A more likely scenario is rain accumulating and then the albedo effect taking over.

Why more likely? Because you "know" the study is part of the "CO2 global warming lie" therefore anything must be "more likely"?

So your current stand is that it's all a part of a conspiracy

Initially you said it was geothermal activity, then it was due to seismic activity, and then after that you told us that it was too cold to form melt ponds.

So essentially your logic breaks down to "AGW is a conspiracy, therefore it must something else."

Deny much?
antigoracle
1.5 / 5 (8) Sep 15, 2014
Wow steve, that lone neuron you share with your cult members has been busy. Only you in the AGW Cult see conspiracy, when I look at you all I see is stupidity.
Geothermal activity is melting, seismic activity resulted in the sudden breakup of the ice shelf.
Why is it only West Antarctica that this is happening?
SteveS
4.4 / 5 (7) Sep 15, 2014
Geothermal activity is melting, seismic activity resulted in the sudden breakup of the ice shelf.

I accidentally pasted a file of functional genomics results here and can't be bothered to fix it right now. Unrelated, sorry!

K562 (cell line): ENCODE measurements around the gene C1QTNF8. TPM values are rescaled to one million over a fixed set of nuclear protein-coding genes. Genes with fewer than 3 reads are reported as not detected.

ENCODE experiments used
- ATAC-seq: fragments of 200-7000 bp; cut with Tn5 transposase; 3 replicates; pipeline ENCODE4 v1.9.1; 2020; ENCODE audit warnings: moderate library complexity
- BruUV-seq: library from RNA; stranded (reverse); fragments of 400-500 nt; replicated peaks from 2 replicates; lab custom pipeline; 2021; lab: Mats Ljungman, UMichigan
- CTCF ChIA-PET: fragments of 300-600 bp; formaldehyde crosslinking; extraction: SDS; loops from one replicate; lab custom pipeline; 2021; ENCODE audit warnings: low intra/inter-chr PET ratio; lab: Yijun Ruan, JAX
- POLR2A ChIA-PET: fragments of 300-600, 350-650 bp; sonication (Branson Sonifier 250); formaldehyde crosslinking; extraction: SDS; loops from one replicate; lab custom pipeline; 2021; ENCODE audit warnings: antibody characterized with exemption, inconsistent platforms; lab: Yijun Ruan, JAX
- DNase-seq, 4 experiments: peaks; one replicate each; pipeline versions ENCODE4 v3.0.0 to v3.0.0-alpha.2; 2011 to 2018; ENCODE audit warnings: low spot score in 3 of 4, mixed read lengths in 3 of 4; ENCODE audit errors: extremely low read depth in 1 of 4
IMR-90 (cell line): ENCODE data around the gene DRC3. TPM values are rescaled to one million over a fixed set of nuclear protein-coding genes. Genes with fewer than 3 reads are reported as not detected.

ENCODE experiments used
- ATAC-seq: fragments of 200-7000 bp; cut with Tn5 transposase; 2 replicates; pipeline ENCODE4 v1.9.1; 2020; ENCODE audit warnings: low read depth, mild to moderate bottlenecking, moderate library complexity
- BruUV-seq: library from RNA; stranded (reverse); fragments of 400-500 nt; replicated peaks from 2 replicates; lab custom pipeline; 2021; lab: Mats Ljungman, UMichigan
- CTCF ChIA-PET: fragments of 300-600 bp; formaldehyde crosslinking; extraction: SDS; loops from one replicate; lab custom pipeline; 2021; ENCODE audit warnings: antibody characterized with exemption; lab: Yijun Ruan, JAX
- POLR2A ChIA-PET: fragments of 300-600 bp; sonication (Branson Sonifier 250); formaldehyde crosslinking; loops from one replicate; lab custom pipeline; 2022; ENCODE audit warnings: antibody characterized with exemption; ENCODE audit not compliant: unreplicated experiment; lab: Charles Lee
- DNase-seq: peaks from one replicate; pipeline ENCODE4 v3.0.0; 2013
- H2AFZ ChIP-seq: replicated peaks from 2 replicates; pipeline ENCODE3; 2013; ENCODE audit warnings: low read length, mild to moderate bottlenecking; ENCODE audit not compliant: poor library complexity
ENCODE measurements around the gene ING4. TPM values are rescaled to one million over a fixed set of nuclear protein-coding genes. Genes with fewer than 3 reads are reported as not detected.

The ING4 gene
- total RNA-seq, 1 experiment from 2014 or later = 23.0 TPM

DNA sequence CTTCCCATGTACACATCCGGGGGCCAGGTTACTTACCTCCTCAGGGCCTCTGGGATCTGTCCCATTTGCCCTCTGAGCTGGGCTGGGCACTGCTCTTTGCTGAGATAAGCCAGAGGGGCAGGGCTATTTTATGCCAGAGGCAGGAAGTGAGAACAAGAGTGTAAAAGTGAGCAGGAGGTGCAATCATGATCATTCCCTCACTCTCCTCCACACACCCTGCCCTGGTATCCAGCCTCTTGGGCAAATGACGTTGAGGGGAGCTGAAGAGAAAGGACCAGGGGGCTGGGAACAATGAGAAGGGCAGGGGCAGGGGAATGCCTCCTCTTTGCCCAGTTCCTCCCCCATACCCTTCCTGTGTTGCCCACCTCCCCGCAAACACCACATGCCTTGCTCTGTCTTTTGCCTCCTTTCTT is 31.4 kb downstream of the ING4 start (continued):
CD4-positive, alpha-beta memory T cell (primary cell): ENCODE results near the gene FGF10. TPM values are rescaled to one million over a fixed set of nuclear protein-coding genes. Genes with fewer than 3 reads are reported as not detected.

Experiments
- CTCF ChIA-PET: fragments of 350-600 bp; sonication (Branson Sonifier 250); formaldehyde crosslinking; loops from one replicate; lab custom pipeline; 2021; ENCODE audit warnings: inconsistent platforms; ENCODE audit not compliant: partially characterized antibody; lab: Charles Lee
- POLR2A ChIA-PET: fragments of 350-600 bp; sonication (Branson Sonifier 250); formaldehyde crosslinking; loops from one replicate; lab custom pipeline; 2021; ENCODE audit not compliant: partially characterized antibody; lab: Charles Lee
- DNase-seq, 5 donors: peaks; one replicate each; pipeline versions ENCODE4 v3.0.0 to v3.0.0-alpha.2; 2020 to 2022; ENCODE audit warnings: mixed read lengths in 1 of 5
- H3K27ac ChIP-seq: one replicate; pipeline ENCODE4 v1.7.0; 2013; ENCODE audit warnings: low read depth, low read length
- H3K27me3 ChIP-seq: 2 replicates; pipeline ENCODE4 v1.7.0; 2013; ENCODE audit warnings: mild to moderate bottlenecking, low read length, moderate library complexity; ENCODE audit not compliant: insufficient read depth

Do you have any evidence for this? and are you now saying it has nothing to do with "rain accumulating and then the albedo effect taking over."?

A little bit of consistency in your arguments would be helpful.
Vietvet
4.5 / 5 (8) Sep 15, 2014
Wow steve, that lone neuron you share with your cult members has been busy. Only you in the AGW Cult see conspiracy, when I look at you all I see is stupidity.
Geothermal activity is melting, seismic activity resulted in the sudden breakup of the ice shelf.
Why is it only West Antarctica that this is happening?


You must have started hitting the bottle early today with your incoherent comment.